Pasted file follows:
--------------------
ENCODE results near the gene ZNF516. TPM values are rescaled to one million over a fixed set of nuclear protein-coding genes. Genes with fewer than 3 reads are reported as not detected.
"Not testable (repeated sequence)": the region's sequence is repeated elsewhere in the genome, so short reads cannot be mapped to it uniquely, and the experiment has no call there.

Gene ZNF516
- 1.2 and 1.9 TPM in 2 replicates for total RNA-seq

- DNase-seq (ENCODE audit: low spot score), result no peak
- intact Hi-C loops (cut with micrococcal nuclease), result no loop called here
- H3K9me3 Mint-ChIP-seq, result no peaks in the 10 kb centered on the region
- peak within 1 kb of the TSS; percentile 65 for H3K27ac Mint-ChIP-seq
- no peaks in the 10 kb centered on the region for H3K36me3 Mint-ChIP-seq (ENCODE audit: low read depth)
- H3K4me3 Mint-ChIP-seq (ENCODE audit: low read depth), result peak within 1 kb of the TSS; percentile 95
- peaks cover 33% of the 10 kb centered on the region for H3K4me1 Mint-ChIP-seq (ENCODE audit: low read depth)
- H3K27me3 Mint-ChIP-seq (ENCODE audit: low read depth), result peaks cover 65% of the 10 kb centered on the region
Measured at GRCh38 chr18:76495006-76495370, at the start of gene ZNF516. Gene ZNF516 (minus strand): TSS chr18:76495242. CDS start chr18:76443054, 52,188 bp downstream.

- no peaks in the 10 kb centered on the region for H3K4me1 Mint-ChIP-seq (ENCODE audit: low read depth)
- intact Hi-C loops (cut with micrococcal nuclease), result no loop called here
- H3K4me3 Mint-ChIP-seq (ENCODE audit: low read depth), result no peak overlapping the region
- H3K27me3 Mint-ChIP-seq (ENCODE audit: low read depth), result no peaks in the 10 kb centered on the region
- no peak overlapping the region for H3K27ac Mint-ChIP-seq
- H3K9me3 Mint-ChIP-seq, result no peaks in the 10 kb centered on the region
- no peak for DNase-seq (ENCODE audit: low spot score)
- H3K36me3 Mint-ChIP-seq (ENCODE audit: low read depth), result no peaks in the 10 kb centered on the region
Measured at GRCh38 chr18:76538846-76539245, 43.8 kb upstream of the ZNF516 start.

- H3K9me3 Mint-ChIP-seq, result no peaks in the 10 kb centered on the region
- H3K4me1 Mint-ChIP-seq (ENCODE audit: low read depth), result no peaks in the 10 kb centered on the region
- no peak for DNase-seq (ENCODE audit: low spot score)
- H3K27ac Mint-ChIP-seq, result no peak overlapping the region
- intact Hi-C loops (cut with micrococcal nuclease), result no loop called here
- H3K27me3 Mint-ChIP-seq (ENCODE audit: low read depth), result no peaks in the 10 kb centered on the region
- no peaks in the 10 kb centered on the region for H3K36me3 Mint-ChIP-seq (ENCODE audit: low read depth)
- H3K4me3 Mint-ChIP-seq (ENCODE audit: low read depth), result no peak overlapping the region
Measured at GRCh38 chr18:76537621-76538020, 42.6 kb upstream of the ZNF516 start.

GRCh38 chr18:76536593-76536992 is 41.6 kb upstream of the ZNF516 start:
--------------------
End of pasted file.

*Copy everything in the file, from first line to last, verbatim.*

ENCODE results near the gene ZNF516. TPM values are rescaled to one million over a fixed set of nuclear protein-coding genes. Genes with fewer than 3 reads are reported as not detected.
"Not testable (repeated sequence)": the region's sequence is repeated elsewhere in the genome, so short reads cannot be mapped to it uniquely, and the experiment has no call there.

Gene ZNF516
- 1.2 and 1.9 TPM in 2 replicates for total RNA-seq

- DNase-seq (ENCODE audit: low spot score), result no peak
- intact Hi-C loops (cut with micrococcal nuclease), result no loop called here
- H3K9me3 Mint-ChIP-seq, result no peaks in the 10 kb centered on the region
- peak within 1 kb of the TSS; percentile 65 for H3K27ac Mint-ChIP-seq
- no peaks in the 10 kb centered on the region for H3K36me3 Mint-ChIP-seq (ENCODE audit: low read depth)
- H3K4me3 Mint-ChIP-seq (ENCODE audit: low read depth), result peak within 1 kb of the TSS; percentile 95
- peaks cover 33% of the 10 kb centered on the region for H3K4me1 Mint-ChIP-seq (ENCODE audit: low read depth)
- H3K27me3 Mint-ChIP-seq (ENCODE audit: low read depth), result peaks cover 65% of the 10 kb centered on the region
Measured at GRCh38 chr18:76495006-76495370, at the start of gene ZNF516. Gene ZNF516 (minus strand): TSS chr18:76495242. CDS start chr18:76443054, 52,188 bp downstream.

- no peaks in the 10 kb centered on the region for H3K4me1 Mint-ChIP-seq (ENCODE audit: low read depth)
- intact Hi-C loops (cut with micrococcal nuclease), result no loop called here
- H3K4me3 Mint-ChIP-seq (ENCODE audit: low read depth), result no peak overlapping the region
- H3K27me3 Mint-ChIP-seq (ENCODE audit: low read depth), result no peaks in the 10 kb centered on the region
- no peak overlapping the region for H3K27ac Mint-ChIP-seq
- H3K9me3 Mint-ChIP-seq, result no peaks in the 10 kb centered on the region
- no peak for DNase-seq (ENCODE audit: low spot score)
- H3K36me3 Mint-ChIP-seq (ENCODE audit: low read depth), result no peaks in the 10 kb centered on the region
Measured at GRCh38 chr18:76538846-76539245, 43.8 kb upstream of the ZNF516 start.

- H3K9me3 Mint-ChIP-seq, result no peaks in the 10 kb centered on the region
- H3K4me1 Mint-ChIP-seq (ENCODE audit: low read depth), result no peaks in the 10 kb centered on the region
- no peak for DNase-seq (ENCODE audit: low spot score)
- H3K27ac Mint-ChIP-seq, result no peak overlapping the region
- intact Hi-C loops (cut with micrococcal nuclease), result no loop called here
- H3K27me3 Mint-ChIP-seq (ENCODE audit: low read depth), result no peaks in the 10 kb centered on the region
- no peaks in the 10 kb centered on the region for H3K36me3 Mint-ChIP-seq (ENCODE audit: low read depth)
- H3K4me3 Mint-ChIP-seq (ENCODE audit: low read depth), result no peak overlapping the region
Measured at GRCh38 chr18:76537621-76538020, 42.6 kb upstream of the ZNF516 start.

GRCh38 chr18:76536593-76536992 is 41.6 kb upstream of the ZNF516 start: